as a teenage reader of lol adbusters i remember monsanto being one of their biggest boogeymen but i have some ~issues~ w/ a lot of the rhetoric around 'industrialzed agriculture' & how & who determines what food is the most 'natural'. its a tough, weird issue in that i think ppl (myself certainly included) get caught up in signifiers & sorta culture debates, which ends up sidelining some of the broader policy stuff
it was p lol tho to read atul gawande give the dept. of agriculture as a model for reorganizing the health care system
― Lamp, Tuesday, 1 February 2011 03:35 (3 years ago) Permalink
a lot of the rhetoric around 'industrialzed agriculture' & how & who determines what food is the most 'natural'
there was an essay i remember reading in one of those alt-collections from the 90s (i think) - either Apocalypse Culture or Amok Journal or something like that - about how the invention of agriculture ruined human society. does anyone else know of this?
― sarahel, Tuesday, 1 February 2011 03:54 (3 years ago) Permalink
i'm guessing it was written by this dude
― based god fillets with olive oil, cook for an additional 6 minutes (donna rouge), Tuesday, 1 February 2011 04:12 (3 years ago) Permalink
I'm curious to know what my dad would think of this thread. He comes from a family that has traditionally been and, for the most part, still is mostly farmers. He's always been a big supporter of small farmers and getting involved in causes to support local farmers. He also spend the majority of my childhood selling Monsanto products to many of the same farmers. He doesn't do that anymore, but it would be interesting to hear his thoughts. My knee-jerk reaction, knowing as little about this as I do, is to obviously hate on Monsanto. But I also know that without them, my family might not as regularly had food on the table when I was growing up.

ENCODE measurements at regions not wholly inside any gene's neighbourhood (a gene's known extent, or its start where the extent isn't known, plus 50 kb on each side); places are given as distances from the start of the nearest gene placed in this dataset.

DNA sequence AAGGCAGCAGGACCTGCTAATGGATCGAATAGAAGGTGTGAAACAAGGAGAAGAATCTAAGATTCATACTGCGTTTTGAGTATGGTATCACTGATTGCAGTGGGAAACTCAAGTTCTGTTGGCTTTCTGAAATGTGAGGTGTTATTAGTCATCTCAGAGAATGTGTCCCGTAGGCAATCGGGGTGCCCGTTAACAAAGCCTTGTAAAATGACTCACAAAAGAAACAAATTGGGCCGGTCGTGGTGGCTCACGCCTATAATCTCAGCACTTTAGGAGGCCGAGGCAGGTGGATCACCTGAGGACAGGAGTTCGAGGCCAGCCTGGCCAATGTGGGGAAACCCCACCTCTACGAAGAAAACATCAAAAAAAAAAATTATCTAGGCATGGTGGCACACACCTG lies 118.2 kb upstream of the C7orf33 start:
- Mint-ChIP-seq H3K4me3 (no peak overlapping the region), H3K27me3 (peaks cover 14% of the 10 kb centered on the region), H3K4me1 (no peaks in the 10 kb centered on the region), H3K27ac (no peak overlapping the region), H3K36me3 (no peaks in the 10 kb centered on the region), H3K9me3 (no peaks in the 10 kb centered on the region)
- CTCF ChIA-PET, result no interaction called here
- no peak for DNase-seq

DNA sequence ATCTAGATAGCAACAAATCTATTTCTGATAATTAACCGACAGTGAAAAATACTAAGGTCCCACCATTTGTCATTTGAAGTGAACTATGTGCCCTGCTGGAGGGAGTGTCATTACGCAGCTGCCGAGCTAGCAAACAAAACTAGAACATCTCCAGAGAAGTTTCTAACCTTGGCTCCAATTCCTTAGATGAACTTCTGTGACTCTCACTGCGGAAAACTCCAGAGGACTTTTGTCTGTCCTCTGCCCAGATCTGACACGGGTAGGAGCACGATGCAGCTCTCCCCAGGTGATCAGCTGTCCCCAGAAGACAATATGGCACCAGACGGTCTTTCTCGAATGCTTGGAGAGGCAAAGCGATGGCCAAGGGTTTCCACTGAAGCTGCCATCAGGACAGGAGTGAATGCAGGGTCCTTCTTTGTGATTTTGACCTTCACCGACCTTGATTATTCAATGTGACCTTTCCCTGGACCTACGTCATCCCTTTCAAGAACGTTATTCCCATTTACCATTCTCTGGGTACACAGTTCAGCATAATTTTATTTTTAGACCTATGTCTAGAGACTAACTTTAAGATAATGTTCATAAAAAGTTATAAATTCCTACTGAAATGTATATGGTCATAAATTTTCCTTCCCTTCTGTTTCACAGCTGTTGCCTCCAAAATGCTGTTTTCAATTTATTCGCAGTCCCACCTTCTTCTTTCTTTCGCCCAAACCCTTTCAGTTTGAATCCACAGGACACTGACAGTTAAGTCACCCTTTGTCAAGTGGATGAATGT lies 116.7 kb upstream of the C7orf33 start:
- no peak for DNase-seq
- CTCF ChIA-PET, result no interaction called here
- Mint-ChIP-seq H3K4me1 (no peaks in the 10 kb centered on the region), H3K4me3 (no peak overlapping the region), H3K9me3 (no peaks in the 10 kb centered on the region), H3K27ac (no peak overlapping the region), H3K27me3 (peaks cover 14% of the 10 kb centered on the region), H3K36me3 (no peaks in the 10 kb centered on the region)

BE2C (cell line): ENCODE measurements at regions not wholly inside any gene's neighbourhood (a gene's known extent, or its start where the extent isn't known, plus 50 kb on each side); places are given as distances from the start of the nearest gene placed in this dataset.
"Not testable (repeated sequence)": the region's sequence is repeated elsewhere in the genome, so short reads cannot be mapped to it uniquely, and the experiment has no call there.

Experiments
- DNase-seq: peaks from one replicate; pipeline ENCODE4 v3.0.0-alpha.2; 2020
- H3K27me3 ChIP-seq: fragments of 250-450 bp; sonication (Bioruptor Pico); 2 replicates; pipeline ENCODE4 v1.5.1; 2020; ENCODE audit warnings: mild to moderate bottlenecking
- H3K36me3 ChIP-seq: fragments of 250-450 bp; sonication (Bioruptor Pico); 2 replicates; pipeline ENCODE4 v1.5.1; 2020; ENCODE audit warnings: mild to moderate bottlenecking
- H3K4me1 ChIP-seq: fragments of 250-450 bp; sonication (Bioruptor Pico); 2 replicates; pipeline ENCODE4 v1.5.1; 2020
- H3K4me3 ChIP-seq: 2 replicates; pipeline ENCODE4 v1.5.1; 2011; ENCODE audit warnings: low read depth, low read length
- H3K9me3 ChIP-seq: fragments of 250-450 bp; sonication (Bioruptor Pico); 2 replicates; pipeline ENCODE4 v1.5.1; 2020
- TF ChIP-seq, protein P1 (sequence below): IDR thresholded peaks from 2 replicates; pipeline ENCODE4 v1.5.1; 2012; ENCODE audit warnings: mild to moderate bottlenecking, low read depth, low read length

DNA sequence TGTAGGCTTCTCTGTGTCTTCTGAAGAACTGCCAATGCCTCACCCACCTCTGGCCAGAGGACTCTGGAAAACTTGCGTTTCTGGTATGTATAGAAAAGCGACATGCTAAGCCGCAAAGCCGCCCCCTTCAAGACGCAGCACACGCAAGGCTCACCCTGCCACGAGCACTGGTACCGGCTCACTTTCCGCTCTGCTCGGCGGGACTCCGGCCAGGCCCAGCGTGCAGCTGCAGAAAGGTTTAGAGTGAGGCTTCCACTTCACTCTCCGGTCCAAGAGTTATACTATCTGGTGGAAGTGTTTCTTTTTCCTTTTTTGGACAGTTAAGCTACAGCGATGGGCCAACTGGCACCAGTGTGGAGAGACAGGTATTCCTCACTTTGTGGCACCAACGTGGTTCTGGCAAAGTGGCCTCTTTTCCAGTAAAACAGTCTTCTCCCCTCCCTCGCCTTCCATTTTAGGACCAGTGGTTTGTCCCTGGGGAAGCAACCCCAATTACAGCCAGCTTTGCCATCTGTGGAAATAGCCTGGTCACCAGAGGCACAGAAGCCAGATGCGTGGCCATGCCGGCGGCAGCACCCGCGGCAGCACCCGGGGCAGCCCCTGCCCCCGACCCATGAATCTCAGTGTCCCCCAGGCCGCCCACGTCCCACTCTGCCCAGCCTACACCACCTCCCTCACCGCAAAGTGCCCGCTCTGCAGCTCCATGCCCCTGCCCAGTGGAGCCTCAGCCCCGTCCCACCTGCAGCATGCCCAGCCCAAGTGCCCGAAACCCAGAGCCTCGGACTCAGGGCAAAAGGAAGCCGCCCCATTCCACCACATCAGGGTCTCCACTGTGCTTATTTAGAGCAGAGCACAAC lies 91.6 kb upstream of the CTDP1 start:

― one pretty obvious guy in the obvious (jon /via/ chi 2.0), Tuesday, 1 February 2011 04:23 (3 years ago) Permalink
looks like three slam dunks for Monsanto in a single month
a little more on Monsanto & Haiti. apparently the seeds Monsanto donated last year were Terminator seeds.
I appreciated Sanpaku's post upthread about how they backed down on Terminator after the uproar & how they're now illegal in India & Brazil, but they are illegal there now only in response to this:
Diminished yields, health problems and weakened prospects to buy the next season's seeds in consequence of and combined with that binding contract with Monsanto have driven many rural farmers to poverty, and subsequently led to a rash of farmer suicides in rural India. Since 1997, more than 182,936 Indian farmers have committed suicide, according to a recent study by the National Crime Records Bureau. "As seed saving is prevented by patents as well as by the engineering of seeds with non-renewable traits, seed has to be bought for every planting season by poor peasants. A free resource available on farms became a commodity which farmers were forced to buy every year. This increases poverty and leads to indebtedness. As debts increase and become unpayable, farmers are compelled to sell kidneys or even commit suicide," Indian author Vandana Shiva noted in her 2004 article "The Suicide Economy Of Corporate Globalisation."